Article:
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I love food that comes with a good story; I don't know why but it always makes it so much more special to make and definitely to eat. I am not sure if this is the real story behind baba ganoush but still I think it's adorable and worth sharing.
The Arabic name for baba ganoush translates to spoiled father, and the story tells how a young woman in her efforts to feed her elderly toothless father (baba) she had to mush all his food into a paste because ha wasn't able to chew it.
It's a short little story that I hope is true because it's absolutely adorable and it goes to show how the role of food is so important in human interaction, and how it can make a simple act into something special and memorable.
Also, I think that women was very smart at feeding her father this concoction. Baba ganoush is one of those nutrient powerhouse foods that can be super beneficial for your overall health. The two main ingredients, eggplant and tahini, are already super nutritious on their own.
I've been trying to incorporate tahini in my diet a bit more since it's such a good source of plant based proteins, and it can enhance any recipe with a ton of flavour and loads of nutrients. Check out my Tahini dressing recipe for a bunch of good info about this paste!
Our second member of the powerhouse is eggplant, which is a fruit from the the southern part of Asia, it made its way to the Mediterranean where it is widely used; from there it gained a lot of popularity and it is now a well known ingredient in most countries around the globe.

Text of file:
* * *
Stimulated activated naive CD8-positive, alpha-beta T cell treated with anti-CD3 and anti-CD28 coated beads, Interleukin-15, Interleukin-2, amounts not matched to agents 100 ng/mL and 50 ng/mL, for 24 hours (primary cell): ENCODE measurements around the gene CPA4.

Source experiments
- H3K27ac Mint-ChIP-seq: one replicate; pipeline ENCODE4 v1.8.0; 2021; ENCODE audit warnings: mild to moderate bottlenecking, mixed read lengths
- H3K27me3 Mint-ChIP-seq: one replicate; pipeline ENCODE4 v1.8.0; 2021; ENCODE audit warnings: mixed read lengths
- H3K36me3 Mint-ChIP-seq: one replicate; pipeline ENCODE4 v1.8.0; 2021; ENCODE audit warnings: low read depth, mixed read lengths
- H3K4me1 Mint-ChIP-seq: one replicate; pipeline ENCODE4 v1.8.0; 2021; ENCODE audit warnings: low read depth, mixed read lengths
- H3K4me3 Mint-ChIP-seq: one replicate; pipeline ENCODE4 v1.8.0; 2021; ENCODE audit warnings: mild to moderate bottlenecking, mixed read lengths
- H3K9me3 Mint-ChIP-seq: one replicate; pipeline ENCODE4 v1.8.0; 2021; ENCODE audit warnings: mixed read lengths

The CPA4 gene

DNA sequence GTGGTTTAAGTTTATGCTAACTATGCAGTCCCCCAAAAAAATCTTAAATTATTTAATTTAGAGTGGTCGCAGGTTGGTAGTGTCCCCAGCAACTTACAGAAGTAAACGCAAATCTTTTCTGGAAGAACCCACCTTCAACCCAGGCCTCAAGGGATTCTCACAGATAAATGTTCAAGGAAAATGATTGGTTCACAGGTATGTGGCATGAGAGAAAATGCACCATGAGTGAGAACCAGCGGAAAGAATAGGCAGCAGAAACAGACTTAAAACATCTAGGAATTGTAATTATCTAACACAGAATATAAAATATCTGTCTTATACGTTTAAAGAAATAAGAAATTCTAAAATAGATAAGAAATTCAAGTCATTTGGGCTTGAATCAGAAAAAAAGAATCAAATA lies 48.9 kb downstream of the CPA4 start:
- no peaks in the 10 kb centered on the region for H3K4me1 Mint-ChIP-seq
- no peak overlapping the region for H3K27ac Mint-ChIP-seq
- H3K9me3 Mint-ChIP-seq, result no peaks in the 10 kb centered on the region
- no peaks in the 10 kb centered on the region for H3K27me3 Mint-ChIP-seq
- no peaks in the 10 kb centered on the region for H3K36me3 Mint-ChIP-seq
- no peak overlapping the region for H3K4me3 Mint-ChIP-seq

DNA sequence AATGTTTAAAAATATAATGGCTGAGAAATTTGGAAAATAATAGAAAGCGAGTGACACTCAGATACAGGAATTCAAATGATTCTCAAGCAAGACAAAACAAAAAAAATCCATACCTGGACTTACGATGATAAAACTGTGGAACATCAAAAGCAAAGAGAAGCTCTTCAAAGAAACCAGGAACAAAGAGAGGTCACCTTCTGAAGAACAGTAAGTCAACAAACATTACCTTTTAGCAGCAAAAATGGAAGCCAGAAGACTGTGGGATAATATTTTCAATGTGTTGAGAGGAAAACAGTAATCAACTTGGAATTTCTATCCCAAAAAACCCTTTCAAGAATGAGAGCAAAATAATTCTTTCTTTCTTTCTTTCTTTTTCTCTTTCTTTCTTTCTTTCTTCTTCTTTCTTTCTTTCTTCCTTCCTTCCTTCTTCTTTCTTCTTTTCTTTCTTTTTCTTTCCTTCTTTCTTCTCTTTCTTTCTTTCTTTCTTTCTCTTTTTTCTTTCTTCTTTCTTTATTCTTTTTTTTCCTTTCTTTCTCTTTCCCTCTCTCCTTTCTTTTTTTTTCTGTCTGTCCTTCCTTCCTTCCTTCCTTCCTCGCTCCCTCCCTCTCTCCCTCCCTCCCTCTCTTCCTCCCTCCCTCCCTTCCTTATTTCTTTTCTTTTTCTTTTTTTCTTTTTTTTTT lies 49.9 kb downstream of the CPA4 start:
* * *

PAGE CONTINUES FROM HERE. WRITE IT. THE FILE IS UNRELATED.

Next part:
So, what's the big deal about eggplant?, you might be asking.
This fruits are super low on calories which most come from carbohydrates, making it an incredible source of energy and among it's many benefits the ones that stand out are:
As you can see, there are many reasons to include eggplant in your diet, and with this baba ganoush recipe it will be super easy to do so. Personally, I think eggplant's flavour is a bit bland, so to add a tiny bit of flavour and give the original recipe a little twist, I added a teaspoon of smoked paprika; it makes the nice aromas of the baked eggplant even nicer!!
This dip is a breeze to make, you can make as little or as much as you like so it's a great option to bring to a reunion, you can serve it with some veggie sticks and it will be a sensation. I usually prepare it when I make Baked Falafel at home, we either put it inside the pita bread with the rest of ingredients or we have it on the side as a dipping sauce.
|Amount Per Serving|
|Calories 213||From Fat 138|
|% Daily Value*|
|Total Fat 15g||23.6%|
|Saturated Fat 2g||10.8%|
|Trans Fat 0g|
|Total Carbohydrate 18g||6.1%|
|Dietry Fiber 9g||34%|
|Vitamin A 394.77IU||7.9%|
|Vitamin B-12 0µg||0%|
|Vitamin B-6 0.25mg||12.4%|
|Vitamin C 9.44mg||15.7%|
|Vitamin D 0IU||0%|
|Vitamin E 1.89mg||6.3%|
|Vitamin K1 20.76µg||26%|
|Folic Acid 0µg|
|Pantothenic acid 0.78mg||7.8%|
* Percent Daily Values are based on a 2,000 calorie diet. Your daily values may be higher or lower depending on your calorie needs.
Calories per gram:
Fat 9 • Carbohydrate 4 • Protein 4
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